If a luxury family vacation is what you’re after, head to St. Barts. You’ll find plenty of high-end restaurants to pamper yourselves, where chefs from around the world cater to foodie-types. Browse the charming sidewalk cafes in Gustavia, then visit iconic beachfront restaurants or the region’s largest wine store, La Cave de Saint Barthelemy. Dig your toes in the sand while you indulge in codfish fritter lunches at La Gloriette or enjoy Michelin-quality cuisine at On-The-Rocks. You can also pack your own picnic and indulge in local favorites such as curried coconut chicken.
Cayman Islands (Hotel Prices & Photos)
More than just a banking destination, the Cayman Islands is a hot spot for foodie families, where you can relax on the Seven Mile Beach and learn about its 300 years of history. An eclectic mix of British, Jamaican and Central American influences, the national dish in the Cayman Islands is turtle soup. More popularly served are its other island delights, including fried land crab, jerk chicken conch fritters and cornbread with custard. Have a night without the kids by enjoying the romantic seaside restaurants like Wharf Restaurant & Bar or sample some of the region’s farm-to-table cuisine at the Brasserie.
Grenada (Hotel Prices & Photos)
Step onto Grenada and you’ll discover the smell of nutmeg lingering in the air as you explore the gorgeous tropical island. It’s nicknamed the “Island of Spice” for a reason, producing cloves, nutmeg, ginger and cinnamon. These spices work together to create local dishes such as ginger pork, curried mutton and crayfish broth, where oil down is an iconic one-pot stew ideal for festivals and parties. Make sure to try the lambie souse, where conch is tenderized and slowly cooked with lime juice, garlic and hot pepper. Finish off your meal with a scoop of nutmeg ice cream.
St. Martin (Hotel Prices & Photos)
Almost like you’re getting two for the price of one, on St. Martin you’ll find both French and Dutch delights to explore. Adults can delight in homegrown libations such as guava berry liqueur made from oak-aged rum, cane sugar and berries, while kids won’t get enough of the famed Johnny Cake with its fried delicious-ness. Dig into a French pastry or barbecue chicken from a roadside stall, or try the one-pot wonder called Locri made with chicken and rice. If you’re there for Carnival, make sure to try conch and dumplings.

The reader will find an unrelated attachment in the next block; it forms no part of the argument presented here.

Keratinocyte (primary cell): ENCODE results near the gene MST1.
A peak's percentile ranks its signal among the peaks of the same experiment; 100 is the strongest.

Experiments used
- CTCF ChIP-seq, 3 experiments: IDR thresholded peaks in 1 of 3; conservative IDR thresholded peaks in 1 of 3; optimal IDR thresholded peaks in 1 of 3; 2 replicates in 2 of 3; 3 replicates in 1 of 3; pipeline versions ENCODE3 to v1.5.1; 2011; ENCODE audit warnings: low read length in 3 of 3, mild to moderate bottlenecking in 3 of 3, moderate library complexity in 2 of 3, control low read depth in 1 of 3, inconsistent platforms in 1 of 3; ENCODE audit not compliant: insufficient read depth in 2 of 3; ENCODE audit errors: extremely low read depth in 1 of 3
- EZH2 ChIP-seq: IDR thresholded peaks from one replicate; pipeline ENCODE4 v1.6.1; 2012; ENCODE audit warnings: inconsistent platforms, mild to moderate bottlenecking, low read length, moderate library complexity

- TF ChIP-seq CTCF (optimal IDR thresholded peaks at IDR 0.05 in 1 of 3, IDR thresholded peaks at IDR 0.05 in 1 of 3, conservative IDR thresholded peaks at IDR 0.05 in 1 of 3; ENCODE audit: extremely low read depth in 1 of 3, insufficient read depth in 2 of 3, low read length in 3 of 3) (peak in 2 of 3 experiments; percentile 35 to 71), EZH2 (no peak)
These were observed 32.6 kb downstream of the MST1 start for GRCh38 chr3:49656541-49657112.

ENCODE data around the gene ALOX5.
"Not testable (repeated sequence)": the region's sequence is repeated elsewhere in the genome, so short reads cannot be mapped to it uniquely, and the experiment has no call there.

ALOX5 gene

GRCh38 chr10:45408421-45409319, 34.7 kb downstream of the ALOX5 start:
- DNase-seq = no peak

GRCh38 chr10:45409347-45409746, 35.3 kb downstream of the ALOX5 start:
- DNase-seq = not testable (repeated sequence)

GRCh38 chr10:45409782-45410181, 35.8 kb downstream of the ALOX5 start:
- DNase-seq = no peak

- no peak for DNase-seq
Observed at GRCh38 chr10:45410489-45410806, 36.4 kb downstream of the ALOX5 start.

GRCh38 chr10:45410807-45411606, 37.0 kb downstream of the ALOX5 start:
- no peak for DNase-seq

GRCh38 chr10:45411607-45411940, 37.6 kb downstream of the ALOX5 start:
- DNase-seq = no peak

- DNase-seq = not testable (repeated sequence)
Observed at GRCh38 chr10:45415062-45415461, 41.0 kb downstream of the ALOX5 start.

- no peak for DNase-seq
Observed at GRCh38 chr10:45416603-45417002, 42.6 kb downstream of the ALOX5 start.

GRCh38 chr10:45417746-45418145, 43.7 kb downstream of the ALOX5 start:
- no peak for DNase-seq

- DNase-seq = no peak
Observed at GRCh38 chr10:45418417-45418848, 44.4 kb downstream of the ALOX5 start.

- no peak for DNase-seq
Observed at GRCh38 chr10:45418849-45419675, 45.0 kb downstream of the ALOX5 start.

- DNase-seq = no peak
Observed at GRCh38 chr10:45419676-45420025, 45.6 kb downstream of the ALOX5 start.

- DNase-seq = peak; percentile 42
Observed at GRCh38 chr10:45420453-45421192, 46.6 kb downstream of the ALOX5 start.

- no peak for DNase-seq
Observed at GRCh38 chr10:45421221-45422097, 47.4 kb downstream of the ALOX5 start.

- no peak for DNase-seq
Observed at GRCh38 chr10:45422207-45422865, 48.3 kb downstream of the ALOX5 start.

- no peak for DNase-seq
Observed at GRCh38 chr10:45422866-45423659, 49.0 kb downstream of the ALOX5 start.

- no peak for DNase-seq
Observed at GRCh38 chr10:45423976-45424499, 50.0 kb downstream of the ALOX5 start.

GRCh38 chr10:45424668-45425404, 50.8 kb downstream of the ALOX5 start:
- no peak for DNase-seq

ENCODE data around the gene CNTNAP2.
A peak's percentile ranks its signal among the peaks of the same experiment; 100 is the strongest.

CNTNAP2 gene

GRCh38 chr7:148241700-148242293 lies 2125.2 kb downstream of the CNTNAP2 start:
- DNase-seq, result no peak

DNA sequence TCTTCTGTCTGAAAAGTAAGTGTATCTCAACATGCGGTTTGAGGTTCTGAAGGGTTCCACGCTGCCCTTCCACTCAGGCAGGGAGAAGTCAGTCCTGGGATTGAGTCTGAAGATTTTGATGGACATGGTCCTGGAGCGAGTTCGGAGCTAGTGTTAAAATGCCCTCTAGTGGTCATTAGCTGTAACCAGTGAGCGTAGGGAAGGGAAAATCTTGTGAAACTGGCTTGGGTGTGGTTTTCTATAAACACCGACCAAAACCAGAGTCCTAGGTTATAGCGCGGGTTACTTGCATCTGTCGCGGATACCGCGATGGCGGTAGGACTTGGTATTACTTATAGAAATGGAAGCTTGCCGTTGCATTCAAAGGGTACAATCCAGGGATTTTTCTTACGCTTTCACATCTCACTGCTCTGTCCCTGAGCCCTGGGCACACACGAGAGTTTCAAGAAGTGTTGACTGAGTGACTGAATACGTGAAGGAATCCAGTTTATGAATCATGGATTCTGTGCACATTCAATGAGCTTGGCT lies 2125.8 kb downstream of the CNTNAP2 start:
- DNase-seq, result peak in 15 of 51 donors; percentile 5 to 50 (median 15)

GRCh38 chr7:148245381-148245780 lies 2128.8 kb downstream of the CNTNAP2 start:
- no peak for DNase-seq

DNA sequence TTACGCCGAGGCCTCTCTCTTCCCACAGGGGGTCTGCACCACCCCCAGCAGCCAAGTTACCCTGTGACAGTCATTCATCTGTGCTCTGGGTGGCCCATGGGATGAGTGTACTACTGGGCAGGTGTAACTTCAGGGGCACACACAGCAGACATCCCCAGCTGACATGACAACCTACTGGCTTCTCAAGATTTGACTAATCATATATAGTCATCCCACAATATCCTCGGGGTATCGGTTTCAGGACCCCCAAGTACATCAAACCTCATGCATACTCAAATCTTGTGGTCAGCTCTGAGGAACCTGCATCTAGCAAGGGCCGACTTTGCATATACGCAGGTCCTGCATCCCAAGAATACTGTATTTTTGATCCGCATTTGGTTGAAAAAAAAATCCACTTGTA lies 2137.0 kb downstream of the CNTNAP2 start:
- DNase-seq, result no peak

Turks and Caicos (Hotel Prices & Photos)
Conch-loving families should put Turks and Caicos at the top of their list, as you can find anything from conch fritters to conch salad to fried conch and conch chowder sold at conch shacks around the main island of Providenciales. The weekly fish fry the Blue Hills neighborhood is another must-have experience for food enthusiasts, while lionfish is also found on many menus. Often served whole, snapper is popular in addition to grouper and lobster tail.
Martinique (Hotel Prices & Photos)
A blend of African, French, Caribbean and South Asian traditions, Martinique is the perfect foodie destination for families that are adventurous eaters. Set in French colonial villas and plantation houses, the eateries here serve tropical dishes that use local fruits, vegetables and fish. Sample the local sausage boudin made from pork or chatrou, a small octopus. Lambis is a large sea snail put in casseroles and stews, while Dorade grilee is a sea bream typically served with potatoes or chips. Adults can wash it down with Ti Punch, a traditional Martinique drink with cane juice distilled in the West Indies.